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Listen, man, I been riding the bus to oblivion, watching androids eat their thumbs, can't stand this dismal pace, vegetating in a lethargic trance, until suddenly a screeching comes across the sky...ZZZZZZRRRRRRRRR...come on do the jerk, get outa that slump, fluffhead, get right with Derringer! Keep away from those rock mastodons muzzled by mercenary appetites; they only turn their listeners into lampshades. Derringer weakens your will to resist by sucking you into the Pleasures of the Riff.
Rush and the Runaways set aside their differences and meet at the bar to discuss their respective chances for induction...
In January, 2010, I started a website at blogspot.com called "The People's Rock 'n' Roll Hall of Fame". Soon after, I set up a page on Facebook, which I linked to the blog so that people could have easier access to what I was doing there. I even wrote about it here at Pop Krazy. The idea was to create a fan-based alternative to the perennially controversial Rock and Roll Hall of Fame and Museum in Cleveland, OH.
I came up with a list of nominees and asked people out there on the web to pick up to ten and who ever got named on more than half the ballots would become the first members of the People's Rock 'n' Roll Hall of Fame. For that first election, I used a cut-off date for eligibility of 1960, just as the Cleveland hall of fame had done in their first election back in 1986, setting the mark for eligibility at 25 years following an artist or group's first release. After that January election, in which we placed seven immortals as the inaugural class, we had our second election in February, moving the eligibility year up to 1961. The plan was to go month to month as the Cleveland hall did from year to year, and after about two years worth of hardcore grass-roots fan voting, we could be "caught up" to the other hall of fame and have a nice alternative canon to the one selected by industry insiders.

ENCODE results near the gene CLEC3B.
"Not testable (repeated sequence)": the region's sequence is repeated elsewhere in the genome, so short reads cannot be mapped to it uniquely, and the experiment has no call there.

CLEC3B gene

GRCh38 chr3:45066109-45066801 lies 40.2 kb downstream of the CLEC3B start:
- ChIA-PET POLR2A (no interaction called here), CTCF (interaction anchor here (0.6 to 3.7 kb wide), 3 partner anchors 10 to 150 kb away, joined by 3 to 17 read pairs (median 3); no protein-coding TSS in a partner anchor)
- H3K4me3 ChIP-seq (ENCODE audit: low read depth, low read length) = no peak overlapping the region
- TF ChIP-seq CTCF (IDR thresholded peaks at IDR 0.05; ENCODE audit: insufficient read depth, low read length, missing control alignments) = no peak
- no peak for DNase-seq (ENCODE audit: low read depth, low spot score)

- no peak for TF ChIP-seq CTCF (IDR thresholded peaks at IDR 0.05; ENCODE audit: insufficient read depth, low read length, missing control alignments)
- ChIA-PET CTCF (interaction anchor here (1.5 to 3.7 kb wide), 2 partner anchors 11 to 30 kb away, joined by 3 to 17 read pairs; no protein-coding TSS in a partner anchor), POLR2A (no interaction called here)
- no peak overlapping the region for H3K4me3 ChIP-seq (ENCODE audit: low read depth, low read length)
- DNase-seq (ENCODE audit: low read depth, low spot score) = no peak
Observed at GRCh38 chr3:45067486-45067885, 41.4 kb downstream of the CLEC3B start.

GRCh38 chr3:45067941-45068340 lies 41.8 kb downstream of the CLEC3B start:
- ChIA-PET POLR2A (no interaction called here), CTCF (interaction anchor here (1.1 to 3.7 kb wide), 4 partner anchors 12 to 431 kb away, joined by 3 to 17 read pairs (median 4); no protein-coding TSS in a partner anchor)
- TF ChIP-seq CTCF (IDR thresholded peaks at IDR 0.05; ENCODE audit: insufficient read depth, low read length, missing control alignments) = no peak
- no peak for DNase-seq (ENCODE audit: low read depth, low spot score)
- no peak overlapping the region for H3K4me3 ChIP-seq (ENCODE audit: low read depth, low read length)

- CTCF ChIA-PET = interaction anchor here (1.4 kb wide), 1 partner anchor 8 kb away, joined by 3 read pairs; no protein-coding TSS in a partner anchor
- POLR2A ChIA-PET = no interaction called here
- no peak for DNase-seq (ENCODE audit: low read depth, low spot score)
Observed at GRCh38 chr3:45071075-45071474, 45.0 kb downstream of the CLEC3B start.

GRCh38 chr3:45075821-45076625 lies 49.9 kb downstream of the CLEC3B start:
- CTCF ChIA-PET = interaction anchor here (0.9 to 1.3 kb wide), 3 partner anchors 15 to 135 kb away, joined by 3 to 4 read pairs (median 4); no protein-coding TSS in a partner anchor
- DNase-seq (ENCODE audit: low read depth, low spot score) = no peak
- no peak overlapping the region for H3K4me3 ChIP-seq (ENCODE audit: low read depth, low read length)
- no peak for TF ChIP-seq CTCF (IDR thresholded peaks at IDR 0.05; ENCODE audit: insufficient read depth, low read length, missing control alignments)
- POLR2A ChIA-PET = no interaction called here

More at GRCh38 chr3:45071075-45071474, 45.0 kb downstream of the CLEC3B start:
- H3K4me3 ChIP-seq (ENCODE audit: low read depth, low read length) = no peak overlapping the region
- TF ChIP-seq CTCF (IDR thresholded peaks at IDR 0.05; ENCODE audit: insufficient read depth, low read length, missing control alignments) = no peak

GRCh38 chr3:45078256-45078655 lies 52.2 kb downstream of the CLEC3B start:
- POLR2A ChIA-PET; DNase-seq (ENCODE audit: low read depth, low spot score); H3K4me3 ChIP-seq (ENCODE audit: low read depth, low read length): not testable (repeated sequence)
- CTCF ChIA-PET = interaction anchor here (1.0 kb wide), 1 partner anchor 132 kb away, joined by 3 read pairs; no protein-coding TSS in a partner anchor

Their faces drooping in disbelief, the fans shook their baffled, bewildered heads. "If we hadn't seen him with our own eyes we never would have believe it." They were commenting on Lou Reed's Transformation from a wrestling hero to a savage villain.--"Teenage Wasteland Gazette," Vol.2
Lou Reed has undergone assorted transformations. At one time he was a pirate, and another time he became a transvestite, and even a Lou Reed pamphlet was printed and distributed, claiming that Lou actually had a double who was really responsible for his first album. This year, on the other hand, Lou Reed must carry the role of a social deviant who hides in closets and jerks off at the mere mention of Marilyn Monroe. Essentially, it's back to those blissful days of Warhol legends when living was clean, and everybody could be zombies with black circles around their eyes. That's showbiz, and Lou Reed always did wanna appear in a Broadway musical.
Transformer is further proof even that Lou Reed has turned into something sicker than a homicidal-rapist-mass murderer-porno editor. Far gone is that prevailing commercial bubblegum flair so evident on the first album (e.g. – 'I Love You', 'Lisa Says', 'Love Makes You Feel', etc.). Instead, it's more like what the third Velvet Underground album would have sounded like if David Bowie had been in charge of production back then. There's a couple of cute ditties on here that perhaps belong on We're Only In It For The Money (dumbshit show tunes in which Bowie gets to fill in all the vacant gaps with chugging trombones and tubas), but other than that this album proclaims itself as most masterpieces proclaim themselves: IT GROWS ON YA!!